By Alexandra Jaffe - 11/28/12 10:00 AM EST
Senate Democrats are struggling to find a leader for the Democratic Senatorial Campaign Committee (DSCC) even as Republicans lay the groundwork to win back the upper chamber in 2014.
Party leaders say they are unconcerned that Sen. Michael Bennet (D-Colo.), who was offered the position by Senate Majority Leader Harry Reid (D-Nev.) earlier this month, has not yet made his decision, insisting that it was too early to think about 2014.
“We haven’t even finished this year,” she said.
And Sen. Charles Schumer (N.Y.), the third-ranking Senate Democrat and a former DSCC chairman, insisted, “We have a chairman!” — Murray.
Bennet’s office did not respond to multiple requests for comment.
Democrats were in a similar position two years ago, when several senators — including Bennet — passed on the job out of concern it would be too difficult of a challenge. The party was expected to lose seats to the Republicans in the 2012 cycle.
But Murray took the position and picked up two seats for the party, in addition to increasing her stature among her colleagues.
Much like last cycle, the new committee chairman will play a significant role in fundraising and recruiting candidates to run in 2014. And whoever it is faces a difficult battle in protecting the Senate Democratic majority.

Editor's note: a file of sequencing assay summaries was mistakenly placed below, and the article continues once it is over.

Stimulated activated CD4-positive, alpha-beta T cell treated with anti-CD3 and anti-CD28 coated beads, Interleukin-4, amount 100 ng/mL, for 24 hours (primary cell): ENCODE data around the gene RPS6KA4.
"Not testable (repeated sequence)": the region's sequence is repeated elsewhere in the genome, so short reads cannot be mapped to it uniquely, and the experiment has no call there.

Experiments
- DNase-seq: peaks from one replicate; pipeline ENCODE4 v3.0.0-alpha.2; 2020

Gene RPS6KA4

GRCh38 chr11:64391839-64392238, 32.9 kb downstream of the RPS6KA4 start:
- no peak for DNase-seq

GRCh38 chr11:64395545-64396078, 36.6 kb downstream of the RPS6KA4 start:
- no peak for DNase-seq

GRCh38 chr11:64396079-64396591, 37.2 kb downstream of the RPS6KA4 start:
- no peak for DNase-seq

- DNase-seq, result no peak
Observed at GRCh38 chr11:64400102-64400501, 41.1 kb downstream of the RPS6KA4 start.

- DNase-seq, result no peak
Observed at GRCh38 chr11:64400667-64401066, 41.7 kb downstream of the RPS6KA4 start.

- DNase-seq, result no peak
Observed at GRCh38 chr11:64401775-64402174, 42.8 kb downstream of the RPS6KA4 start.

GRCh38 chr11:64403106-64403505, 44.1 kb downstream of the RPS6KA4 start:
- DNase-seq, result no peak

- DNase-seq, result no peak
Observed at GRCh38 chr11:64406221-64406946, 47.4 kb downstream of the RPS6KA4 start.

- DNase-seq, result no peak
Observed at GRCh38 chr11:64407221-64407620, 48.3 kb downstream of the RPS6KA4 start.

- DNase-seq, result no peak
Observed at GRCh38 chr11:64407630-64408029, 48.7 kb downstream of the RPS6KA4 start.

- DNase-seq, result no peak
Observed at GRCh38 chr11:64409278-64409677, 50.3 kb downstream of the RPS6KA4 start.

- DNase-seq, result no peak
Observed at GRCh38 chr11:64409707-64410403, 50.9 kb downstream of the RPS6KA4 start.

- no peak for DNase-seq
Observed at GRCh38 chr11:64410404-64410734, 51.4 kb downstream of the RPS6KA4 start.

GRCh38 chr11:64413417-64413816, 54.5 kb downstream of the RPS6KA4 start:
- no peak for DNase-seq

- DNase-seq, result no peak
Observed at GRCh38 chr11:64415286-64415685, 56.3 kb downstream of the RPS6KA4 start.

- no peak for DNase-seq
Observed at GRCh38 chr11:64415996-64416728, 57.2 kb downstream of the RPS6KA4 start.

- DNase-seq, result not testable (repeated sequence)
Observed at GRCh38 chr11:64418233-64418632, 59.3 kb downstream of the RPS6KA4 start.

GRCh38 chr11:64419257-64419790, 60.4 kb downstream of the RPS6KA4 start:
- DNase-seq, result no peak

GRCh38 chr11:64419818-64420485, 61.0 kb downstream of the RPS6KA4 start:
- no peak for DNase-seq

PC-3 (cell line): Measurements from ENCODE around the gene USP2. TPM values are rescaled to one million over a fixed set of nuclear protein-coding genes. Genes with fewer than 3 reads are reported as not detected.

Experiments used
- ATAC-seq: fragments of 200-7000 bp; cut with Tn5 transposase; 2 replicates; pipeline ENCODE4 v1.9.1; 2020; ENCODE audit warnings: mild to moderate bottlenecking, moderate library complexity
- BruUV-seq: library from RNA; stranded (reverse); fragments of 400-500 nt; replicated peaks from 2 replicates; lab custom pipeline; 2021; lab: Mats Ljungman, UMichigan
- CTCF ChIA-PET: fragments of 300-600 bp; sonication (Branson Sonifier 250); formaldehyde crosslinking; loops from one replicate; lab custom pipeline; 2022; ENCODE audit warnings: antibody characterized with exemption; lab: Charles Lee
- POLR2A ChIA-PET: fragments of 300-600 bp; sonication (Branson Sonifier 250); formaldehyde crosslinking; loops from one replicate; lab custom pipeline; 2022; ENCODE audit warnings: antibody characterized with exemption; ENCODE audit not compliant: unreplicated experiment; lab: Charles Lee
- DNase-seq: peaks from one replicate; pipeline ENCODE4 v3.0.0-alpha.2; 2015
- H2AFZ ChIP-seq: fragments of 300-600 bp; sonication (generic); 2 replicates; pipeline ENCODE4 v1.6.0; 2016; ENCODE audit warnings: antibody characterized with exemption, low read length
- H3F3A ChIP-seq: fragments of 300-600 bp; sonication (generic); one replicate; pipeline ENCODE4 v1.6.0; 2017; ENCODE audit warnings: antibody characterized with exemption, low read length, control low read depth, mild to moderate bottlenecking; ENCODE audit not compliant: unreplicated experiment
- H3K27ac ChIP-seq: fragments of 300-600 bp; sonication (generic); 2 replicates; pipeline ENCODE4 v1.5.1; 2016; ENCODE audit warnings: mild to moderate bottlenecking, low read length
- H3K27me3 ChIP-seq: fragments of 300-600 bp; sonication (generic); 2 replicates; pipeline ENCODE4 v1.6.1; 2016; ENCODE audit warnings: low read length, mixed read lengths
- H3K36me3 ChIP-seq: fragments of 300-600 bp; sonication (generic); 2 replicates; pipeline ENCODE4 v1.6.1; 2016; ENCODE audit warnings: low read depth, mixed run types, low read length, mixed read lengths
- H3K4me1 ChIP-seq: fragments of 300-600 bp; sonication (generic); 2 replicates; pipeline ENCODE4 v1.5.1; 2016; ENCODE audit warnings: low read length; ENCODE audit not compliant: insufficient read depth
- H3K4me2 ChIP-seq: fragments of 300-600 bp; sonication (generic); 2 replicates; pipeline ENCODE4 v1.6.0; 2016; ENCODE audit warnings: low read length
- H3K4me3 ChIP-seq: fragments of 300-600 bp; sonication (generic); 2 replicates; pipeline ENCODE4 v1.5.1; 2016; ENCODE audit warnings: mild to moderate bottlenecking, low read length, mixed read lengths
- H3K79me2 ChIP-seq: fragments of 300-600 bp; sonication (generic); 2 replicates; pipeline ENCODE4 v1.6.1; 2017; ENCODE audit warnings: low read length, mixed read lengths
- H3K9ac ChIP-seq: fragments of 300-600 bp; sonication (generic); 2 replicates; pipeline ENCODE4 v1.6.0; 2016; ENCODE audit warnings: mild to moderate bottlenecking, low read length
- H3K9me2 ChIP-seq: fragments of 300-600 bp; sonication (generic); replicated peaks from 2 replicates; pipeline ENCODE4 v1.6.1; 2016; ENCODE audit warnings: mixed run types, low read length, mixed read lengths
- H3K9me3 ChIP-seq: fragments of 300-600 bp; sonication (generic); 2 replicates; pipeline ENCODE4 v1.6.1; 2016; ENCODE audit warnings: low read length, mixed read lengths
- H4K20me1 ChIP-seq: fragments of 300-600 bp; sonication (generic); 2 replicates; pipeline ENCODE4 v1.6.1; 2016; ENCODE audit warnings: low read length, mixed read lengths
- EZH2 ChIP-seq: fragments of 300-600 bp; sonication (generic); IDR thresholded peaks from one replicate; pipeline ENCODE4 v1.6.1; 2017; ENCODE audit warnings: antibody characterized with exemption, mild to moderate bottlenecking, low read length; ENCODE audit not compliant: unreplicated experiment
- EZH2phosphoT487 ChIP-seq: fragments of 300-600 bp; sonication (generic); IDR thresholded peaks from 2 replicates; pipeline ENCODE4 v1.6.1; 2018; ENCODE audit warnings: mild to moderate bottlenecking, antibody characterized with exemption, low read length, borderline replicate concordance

Republicans, meanwhile, elected Sen. Jerry Moran (R-Kan.) to head the National Republican Senatorial Committee and already have a strong recruit for one possible pickup: Rep. Shelley Moore Capito announced a bid for West Virginia’s Senate seat.
Out of the four congressional campaign committees, the DSCC remains the only one without a leader.
Sens. Amy Klobuchar (Minn.), Kirsten Gillibrand (N.Y.) and Sheldon Whitehouse (R.I.) have also been floated as options for the position, but a spokeswoman for Gillibrand said the senator isn’t interested. Klobuchar’s and Whitehouse’s offices did not respond to a request for comment.
Murray has been widely praised for her role in raising millions to help the DSCC defend vulnerable incumbents, and for successfully recruiting strong candidates to run in difficult races in red-leaning states like Wisconsin and Indiana — two seats that the Democrats won.
The new chairman’s task looks similarly daunting, with 20 Democratic incumbents up for reelection and at least four — Sens. Jay Rockefeller (D-W.Va.), Tim Johnson (D-S.D.), Frank Lautenberg (D-N.J.) and Tom Harkin (D-Iowa) — looking ripe for retirement.
Another 13 Republicans are up for reelection in 2014, and Democrats are sure to play offense in those races, but doing so will require strong recruits.
But a former Senate Democratic aide familiar with Reid’s thinking dismissed questions surrounding Bennet’s timeline, noting that Murray took her time in deciding to head the committee in November 2010.
“It’s far too early to start worrying about that,” the aide said.
The aide said that a decision needs to be made by the end of the year, but in the meantime, Reid can handle many of the traditional responsibilities of a DSCC chairman, including convincing vulnerable Senate incumbents to run again in 2014.
“The [DSCC] can run largely on autopilot while the senator decides what to do,” the aide said.